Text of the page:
The raid on Ansley’s changed that. In the following months, Atlanta’s gay community mobilized. In 1970, the fallout from the raid galvanized a pair of activists—Bill Smith and Berl Boykin—to organize the Georgia chapter of the Gay Liberation Front, a nationwide gay activist network that grew out of the Stonewall Riots. They set to work registering LGBTQ voters across the state and protesting Georgia’s anti-sodomy law, which criminalized homosexual behavior (and wasn’t struck down until 1998).
According to Hayward, who interviewed Boykin several times before his death this past April, the group marked the first Pride month by tabling at the local Piedmont Park Arts Festival a year later.
The following year, 125 people showed up for Atlanta’s first Pride march, making it one of the earliest mass movements of LGBTQ people in the U.S. South. Out of the raid, the community was becoming more visible and vocal than ever before, and the ripple effects of Ansley’s and Stonewall soon spread.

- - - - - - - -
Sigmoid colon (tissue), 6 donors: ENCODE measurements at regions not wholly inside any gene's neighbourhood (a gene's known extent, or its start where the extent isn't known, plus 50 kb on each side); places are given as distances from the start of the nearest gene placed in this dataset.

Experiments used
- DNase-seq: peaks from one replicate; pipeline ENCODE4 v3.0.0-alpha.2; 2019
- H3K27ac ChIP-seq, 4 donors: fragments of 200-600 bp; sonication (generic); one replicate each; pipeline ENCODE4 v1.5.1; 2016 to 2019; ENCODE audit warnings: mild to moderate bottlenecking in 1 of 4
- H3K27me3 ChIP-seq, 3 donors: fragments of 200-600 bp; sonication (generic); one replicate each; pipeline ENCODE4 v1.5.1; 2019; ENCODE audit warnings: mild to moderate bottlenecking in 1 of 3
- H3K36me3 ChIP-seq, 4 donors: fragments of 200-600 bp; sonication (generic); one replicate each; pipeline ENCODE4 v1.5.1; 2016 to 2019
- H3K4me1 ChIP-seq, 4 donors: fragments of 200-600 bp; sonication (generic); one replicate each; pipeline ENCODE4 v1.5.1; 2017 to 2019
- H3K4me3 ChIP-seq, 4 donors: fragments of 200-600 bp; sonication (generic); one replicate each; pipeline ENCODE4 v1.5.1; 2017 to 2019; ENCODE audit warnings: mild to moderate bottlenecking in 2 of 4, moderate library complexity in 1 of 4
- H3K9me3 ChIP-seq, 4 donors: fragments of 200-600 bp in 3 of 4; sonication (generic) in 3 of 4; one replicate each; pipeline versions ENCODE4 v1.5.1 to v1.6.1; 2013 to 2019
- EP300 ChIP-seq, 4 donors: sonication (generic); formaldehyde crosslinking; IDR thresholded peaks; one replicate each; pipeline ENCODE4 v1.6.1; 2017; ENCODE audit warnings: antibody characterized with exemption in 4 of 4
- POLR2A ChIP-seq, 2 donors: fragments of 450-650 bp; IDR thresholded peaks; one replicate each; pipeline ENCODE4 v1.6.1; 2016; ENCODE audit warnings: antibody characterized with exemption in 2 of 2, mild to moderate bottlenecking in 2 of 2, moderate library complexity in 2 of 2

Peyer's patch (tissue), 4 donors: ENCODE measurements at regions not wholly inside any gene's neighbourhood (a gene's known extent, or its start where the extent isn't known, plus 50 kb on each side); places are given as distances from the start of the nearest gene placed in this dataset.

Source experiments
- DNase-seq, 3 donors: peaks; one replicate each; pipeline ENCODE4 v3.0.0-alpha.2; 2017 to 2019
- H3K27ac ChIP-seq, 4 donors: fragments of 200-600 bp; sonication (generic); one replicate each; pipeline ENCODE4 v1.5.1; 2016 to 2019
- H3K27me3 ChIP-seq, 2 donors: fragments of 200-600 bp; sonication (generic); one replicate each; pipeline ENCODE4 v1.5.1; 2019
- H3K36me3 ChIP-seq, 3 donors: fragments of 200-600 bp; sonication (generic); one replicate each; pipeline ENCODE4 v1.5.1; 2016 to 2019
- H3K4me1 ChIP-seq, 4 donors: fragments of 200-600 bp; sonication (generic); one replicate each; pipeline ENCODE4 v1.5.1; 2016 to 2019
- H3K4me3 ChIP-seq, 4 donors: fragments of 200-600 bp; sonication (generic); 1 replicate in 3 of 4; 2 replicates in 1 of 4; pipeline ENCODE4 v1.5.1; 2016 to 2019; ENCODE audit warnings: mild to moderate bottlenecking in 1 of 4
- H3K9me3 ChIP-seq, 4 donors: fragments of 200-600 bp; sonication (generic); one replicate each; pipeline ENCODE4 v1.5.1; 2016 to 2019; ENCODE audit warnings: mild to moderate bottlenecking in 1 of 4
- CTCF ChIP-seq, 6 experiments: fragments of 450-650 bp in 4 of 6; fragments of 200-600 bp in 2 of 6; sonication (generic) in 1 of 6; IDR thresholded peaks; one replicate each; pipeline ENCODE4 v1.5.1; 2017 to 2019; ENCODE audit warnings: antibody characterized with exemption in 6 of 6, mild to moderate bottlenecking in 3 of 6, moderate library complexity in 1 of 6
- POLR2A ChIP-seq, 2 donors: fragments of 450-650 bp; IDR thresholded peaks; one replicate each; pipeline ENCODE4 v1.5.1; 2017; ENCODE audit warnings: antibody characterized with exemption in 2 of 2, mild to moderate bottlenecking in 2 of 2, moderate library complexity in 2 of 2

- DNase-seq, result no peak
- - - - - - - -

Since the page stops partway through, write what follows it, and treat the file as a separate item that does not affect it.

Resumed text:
“It became a positive model that would evolve into other gay pride events in other large Georgia cities,” says Drue. “Savannah, Augusta, Macon, Columbus."
By 1972, as the GGLF was organizing its second Pride march, the city of Atlanta finally started to acknowledge its efforts. Atlanta Mayor Sam Massell appointed historian Charlie St. John as the city’s first liaison to the gay community, a step toward public recognition. And that same year, a group of lesbian activists formed their own organization, the Atlanta Lesbian Feminist Alliance, that focused on their intersectional oppression.
Although the Ansley raid has slipped beneath the radar of most mainstream histories, artists and organizers in Atlanta still attempt to commemorate the event. In 2010, a public art installation dedicated to the city’s LGBTQ past ended with a screening of Lonesome Cowboys at Ansley Square, near where the Ansley Mall Mini-Cinema once stood. Now, according to Hayward, the Ansley Mall has become one of “the premiere LGBTQ shopping malls in Atlanta.”
Shortly after that event, Drue watched Lonesome Cowboys for the first time in 40 years. She finally got to see, as she put it, “the damn end of the film.”